Altimetry is a key component of the remote sensing work at Southampton Oceanography Centre.
We have used data from most previous missions, and those from Jason-1 are an integral part of
our future plans. We will make use of all the geophysical parameters obtainable over the ocean
- sea surface height, wave height, wind speed and rain rate, both separately and in
combination. Our proposed work with Jason-1 will focus on four main areas — CALVAL,
global climatologies, long-term monitoring and comparison with other datasets and models.
In order to make the best possible use of the data, their quality must be evaluated by
comparison with other measurements. This is especially critical when studying long-term
climate change involving data from many different satellites. First, for wind and wave
validation, we will use data from the large set of wave buoys, as well as comparisons
with other altimeters. This work will also evaluate new algorithms giving wave period
as well as the latest wind speed algorithms. Second, in combination with colleagues
in La Spezia, we will be deploying tide gauges on the island of Capraia (in the Corsica
Channel), which lies close to both the TOPEX/Jason and ERS/ENVISAT ground tracks.
Third, we hope to position a number of acoustic rain gauges under the satellite track
to assess the dual-frequency rain algorithm.
With suitable averaging of the data, we can form global or regional maps of wave height,
wind speed and rain rate (see figure 1). We will be examining changes in these on
seasonal-to-decadal time scales. Analysis of weather-ship data by Bacon and Carter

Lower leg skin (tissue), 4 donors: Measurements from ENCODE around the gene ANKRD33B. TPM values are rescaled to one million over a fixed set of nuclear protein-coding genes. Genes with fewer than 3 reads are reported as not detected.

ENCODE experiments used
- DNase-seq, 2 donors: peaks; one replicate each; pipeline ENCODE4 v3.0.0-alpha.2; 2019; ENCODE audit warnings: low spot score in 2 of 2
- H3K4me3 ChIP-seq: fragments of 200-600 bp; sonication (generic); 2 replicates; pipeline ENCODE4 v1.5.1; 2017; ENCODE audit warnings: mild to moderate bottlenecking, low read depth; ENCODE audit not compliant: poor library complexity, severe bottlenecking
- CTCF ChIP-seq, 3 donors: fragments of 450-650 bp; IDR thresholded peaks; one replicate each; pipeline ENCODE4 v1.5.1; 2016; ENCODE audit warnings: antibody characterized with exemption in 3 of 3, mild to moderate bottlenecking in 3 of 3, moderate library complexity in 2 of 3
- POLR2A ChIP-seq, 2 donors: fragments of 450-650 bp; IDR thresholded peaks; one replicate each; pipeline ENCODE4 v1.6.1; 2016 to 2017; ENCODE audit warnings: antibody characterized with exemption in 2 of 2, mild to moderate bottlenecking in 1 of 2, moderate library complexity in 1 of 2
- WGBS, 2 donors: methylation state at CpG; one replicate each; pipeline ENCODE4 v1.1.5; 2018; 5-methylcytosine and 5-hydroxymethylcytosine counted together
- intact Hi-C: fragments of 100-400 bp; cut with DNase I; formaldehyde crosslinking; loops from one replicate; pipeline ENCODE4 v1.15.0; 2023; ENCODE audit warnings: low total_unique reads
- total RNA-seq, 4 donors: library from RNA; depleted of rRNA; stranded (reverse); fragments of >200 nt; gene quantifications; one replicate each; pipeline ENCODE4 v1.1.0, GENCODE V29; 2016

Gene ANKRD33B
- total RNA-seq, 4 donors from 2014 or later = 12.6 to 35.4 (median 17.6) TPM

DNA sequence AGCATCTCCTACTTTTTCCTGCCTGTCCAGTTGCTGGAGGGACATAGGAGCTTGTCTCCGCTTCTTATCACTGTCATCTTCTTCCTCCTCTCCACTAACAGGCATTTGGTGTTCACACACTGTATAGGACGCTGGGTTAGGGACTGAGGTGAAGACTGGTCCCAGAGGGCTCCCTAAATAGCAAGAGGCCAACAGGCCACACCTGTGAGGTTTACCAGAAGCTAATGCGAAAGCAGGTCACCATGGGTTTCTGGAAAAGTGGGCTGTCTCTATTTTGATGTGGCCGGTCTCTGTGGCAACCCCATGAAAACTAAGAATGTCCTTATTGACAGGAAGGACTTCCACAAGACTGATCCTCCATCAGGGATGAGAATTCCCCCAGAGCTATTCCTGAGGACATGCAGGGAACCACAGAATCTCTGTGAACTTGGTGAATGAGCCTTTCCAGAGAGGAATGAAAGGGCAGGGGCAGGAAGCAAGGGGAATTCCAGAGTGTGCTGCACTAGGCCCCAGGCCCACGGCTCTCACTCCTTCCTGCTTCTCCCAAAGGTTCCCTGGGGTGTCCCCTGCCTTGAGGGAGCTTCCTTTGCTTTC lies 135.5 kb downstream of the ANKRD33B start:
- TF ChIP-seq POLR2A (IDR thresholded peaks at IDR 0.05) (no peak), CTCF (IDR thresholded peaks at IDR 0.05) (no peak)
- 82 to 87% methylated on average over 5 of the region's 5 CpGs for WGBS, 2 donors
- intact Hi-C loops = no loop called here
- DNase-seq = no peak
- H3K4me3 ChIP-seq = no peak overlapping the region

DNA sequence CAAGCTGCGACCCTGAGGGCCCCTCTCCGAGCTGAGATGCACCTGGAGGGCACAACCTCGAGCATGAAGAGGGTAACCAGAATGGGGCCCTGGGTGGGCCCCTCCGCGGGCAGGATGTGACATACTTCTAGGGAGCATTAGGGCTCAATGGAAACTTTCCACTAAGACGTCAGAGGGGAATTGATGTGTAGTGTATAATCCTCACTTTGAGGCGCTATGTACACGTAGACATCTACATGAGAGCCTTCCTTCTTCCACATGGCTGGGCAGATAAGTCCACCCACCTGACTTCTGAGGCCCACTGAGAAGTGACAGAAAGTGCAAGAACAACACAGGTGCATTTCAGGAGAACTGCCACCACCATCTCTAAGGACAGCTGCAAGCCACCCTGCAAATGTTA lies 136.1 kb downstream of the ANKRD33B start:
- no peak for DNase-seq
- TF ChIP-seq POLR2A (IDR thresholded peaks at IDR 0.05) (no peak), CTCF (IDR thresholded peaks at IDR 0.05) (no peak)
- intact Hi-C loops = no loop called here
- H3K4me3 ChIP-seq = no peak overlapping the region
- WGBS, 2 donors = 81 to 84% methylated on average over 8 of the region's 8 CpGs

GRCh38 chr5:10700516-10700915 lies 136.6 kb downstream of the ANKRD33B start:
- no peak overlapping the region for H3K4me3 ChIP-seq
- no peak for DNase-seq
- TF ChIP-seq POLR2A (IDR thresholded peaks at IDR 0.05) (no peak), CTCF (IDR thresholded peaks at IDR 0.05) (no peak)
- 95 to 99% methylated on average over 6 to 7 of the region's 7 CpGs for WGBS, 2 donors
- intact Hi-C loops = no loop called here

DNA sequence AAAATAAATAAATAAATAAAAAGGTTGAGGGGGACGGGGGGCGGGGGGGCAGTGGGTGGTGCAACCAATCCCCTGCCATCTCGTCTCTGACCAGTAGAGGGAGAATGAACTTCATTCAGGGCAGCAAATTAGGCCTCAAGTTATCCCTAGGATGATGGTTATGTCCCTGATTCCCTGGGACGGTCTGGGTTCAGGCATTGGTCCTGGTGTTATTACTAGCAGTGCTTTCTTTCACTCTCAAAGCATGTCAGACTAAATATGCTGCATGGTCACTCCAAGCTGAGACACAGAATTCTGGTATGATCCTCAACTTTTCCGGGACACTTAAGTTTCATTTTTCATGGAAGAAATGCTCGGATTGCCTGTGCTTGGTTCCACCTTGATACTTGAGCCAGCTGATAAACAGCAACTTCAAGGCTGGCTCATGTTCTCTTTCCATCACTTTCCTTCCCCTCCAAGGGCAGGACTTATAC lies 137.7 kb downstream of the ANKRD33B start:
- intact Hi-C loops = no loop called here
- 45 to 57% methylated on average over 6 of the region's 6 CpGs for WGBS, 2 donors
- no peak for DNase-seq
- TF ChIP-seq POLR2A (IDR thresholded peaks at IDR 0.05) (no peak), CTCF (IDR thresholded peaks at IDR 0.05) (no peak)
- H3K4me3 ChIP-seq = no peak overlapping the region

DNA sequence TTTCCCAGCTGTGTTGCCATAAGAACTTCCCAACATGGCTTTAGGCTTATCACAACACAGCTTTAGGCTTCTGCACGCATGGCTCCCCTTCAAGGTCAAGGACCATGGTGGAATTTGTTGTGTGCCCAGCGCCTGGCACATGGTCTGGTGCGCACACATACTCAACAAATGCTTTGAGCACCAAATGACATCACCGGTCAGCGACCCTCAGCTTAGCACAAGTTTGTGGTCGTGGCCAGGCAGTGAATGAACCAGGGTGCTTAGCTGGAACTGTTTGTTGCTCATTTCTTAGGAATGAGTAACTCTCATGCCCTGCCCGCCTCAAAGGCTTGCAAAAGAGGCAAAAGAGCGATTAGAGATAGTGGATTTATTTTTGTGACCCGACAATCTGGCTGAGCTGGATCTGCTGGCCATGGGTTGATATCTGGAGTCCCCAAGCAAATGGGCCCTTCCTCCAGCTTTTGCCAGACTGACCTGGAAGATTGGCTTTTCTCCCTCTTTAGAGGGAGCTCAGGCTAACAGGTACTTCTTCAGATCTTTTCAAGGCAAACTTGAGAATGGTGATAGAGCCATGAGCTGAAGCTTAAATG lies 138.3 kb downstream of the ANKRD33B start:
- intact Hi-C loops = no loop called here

has shown a trend to increasing wave height in the northeast Atlantic, possibly
related to the high state of the North Atlantic Oscillation, that is, the large
wintertime north-south pressure difference that has been prevalent in the 1990s.
The rain rate data from TOPEX have shown that the 1997-98 El Niño was marked by an
increase in the surface area and intensity of the Pacific rain belt [Quartly
et al., 2000c]. Jason-1 will probably give us the opportunity to observe another
El Niño, and also to continue our analysis of the spatial scales of rainfall. The
climatologies of all three parameters will be compared to those derived from other
Long-term monitoring of ocean features
The Jason track close to Capraia is ideal for monitoring the height difference
between the two basins at either end of the Corsica Channel. Flows inferred
from TOPEX/POSEIDON data for 1993-98 compare favorably with current meters in the
channel [Vignudelli et al., 2000], demonstrating how Jason-1 could be used in
monitoring critical flows.
The Agulhas region to the south of South Africa is an active area, with many
eddies contributing to the fluxes of heat and salt-water between the Indian
and Atlantic Oceans. The translation of eddies across altimeter tracks allows
us to estimate their number and size through observing the changes in sea surface
height profile (see figure 2). We are also interested in further regional studies